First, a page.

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Novak Djokovic is not the only one to have his visa canceled after flying into the Australian Open without the required evidence to support a medical exemption to the country’s strict COVID-19 vaccination rules.

Djokovic was denied entry when he arrived at Melbourne airport on Wednesday and was still in an immigration detention hotel on Friday, awaiting a court hearing to challenge his deportation, when the Australian Border Force confirmed action was taken against other two people.

In an email to The Associated Press, the border force said that following investigations into two other cases of people related to the Australian Open, “one person voluntarily left Australia … and a third person’s visa has been cancelled.”

The ABF said one person was detained by immigration pending deportation, but declined to provide details or comment further.

The Czech Republic embassy in Canberra identified 38-year-old doubles player Renata Voráčová as one of the people involved.

“Renata Voráčová has decided to leave Australia as soon as possible and will not participate in the Melbourne tournament,” the Czech embassy said.

Initially, the Victoria state government planned to have a no vaccinations, no games policy for the first tennis major of the season at Melbourne Park, but that changed late last year when the option of medical exemption was raised.

The Australian Open organizers and the state government have agreed that two independent panels of medical experts will assess applications for exemptions. Names, ages, and nationalities were removed from each application for privacy reasons, and the panels took the information provided at face value.

Since then, an issue has surfaced: the guidelines for state-backed screenings for tournament exemptions, requiring all players, staff, fans and officials to show proof of full coronavirus vaccination, and the national requirements to enter Australia differed.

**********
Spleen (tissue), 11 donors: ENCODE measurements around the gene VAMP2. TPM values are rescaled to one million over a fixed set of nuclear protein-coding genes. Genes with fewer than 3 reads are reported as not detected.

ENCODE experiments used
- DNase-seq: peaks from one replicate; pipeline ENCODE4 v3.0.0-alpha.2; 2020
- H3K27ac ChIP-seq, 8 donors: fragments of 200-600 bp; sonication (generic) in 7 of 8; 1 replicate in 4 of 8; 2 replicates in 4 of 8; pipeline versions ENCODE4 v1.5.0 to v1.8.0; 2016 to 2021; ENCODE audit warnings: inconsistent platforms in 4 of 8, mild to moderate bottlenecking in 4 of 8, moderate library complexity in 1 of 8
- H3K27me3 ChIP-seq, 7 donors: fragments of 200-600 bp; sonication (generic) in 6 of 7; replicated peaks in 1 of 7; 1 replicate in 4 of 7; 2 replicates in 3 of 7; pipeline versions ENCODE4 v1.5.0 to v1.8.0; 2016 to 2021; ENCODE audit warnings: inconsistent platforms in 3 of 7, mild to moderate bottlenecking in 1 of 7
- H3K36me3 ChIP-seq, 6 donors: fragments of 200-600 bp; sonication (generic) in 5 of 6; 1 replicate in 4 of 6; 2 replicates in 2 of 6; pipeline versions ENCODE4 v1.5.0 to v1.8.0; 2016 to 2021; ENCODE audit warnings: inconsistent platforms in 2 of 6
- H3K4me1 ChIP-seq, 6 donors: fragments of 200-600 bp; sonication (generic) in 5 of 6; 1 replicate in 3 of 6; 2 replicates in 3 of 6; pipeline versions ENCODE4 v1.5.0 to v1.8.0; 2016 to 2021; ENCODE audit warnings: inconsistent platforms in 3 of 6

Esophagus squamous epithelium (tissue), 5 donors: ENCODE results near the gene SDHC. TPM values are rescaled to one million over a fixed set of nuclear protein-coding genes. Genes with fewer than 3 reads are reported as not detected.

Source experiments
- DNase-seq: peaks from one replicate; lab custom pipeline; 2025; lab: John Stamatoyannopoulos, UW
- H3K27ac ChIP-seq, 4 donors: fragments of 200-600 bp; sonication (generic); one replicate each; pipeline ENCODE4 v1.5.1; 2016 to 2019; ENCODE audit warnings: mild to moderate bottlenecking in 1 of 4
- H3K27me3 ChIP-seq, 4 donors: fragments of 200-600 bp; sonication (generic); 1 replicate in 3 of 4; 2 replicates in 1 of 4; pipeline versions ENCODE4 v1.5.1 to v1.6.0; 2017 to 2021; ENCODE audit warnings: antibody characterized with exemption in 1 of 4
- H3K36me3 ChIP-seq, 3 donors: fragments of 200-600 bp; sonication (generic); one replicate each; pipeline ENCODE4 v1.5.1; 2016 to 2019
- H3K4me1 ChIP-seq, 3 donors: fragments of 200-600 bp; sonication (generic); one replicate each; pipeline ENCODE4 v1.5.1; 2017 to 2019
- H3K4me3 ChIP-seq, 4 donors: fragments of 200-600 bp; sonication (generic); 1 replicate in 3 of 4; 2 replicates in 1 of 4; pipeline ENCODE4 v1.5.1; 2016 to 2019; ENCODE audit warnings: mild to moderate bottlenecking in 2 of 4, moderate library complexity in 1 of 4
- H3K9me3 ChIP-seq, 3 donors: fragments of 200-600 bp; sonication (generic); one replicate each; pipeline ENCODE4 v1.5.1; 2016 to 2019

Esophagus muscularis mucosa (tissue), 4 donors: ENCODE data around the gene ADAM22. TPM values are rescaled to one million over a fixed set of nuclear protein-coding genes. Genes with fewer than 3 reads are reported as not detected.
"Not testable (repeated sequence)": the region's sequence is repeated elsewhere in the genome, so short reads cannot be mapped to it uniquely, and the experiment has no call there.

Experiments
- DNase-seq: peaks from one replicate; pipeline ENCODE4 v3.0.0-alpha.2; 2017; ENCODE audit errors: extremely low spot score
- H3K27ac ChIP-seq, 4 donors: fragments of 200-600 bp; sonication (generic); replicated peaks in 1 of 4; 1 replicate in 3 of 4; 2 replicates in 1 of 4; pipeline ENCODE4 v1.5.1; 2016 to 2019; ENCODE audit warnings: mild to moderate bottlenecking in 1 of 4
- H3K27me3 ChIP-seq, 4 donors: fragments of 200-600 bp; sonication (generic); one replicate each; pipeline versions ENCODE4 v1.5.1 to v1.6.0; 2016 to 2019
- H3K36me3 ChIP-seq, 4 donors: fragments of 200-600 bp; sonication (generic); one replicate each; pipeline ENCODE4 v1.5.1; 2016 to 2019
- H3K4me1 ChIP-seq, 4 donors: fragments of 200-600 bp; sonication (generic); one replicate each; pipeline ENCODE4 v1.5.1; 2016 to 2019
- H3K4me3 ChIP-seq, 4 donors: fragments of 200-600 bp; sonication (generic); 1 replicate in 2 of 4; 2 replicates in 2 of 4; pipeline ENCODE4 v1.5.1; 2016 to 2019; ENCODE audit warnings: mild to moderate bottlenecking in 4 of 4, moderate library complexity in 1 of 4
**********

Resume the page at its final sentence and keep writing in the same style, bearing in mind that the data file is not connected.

Australian media reported this week that the health department wrote to Tennis Australia last November to point out that people who had a coronavirus infection in the previous six months would not be subject to a medical exemption under national COVID-19 regulations. That, apparently, was not communicated to all the players.

Critics of medical exemptions have said that if there were no loopholes, then there would be no confusion.

Djokovic, who is seeking a record 21 men’s major singles titles, has been skeptical about vaccinations, refusing to acknowledge if he has received vaccinations for COVID-19.

His attendance at the Australian Open, where he is a nine-time champion, had been up in the air for months due to Australia’s strict vaccination requirements.

Djokovic’s post on social media on Tuesday that he had received a waiver permit and was on his way to Melbourne sparked some outrage in Australia, where people have endured months of lockdowns and closed state and international borders during the pandemic.

But Australian Open tournament director Craig Tiley defended the “completely legitimate application and process” for medical waivers and insisted there was no special treatment for Djokovic.

Tiley said 26 people associated with the tournament applied for a medical exemption, but only a “handful” were granted. None except Djokovic, who took notice on social media, was publicly identified at the time. Now three of them are detained or have left.

The Australian Open organizers have made no official comment on the visa process or medical exemption since Wednesday.

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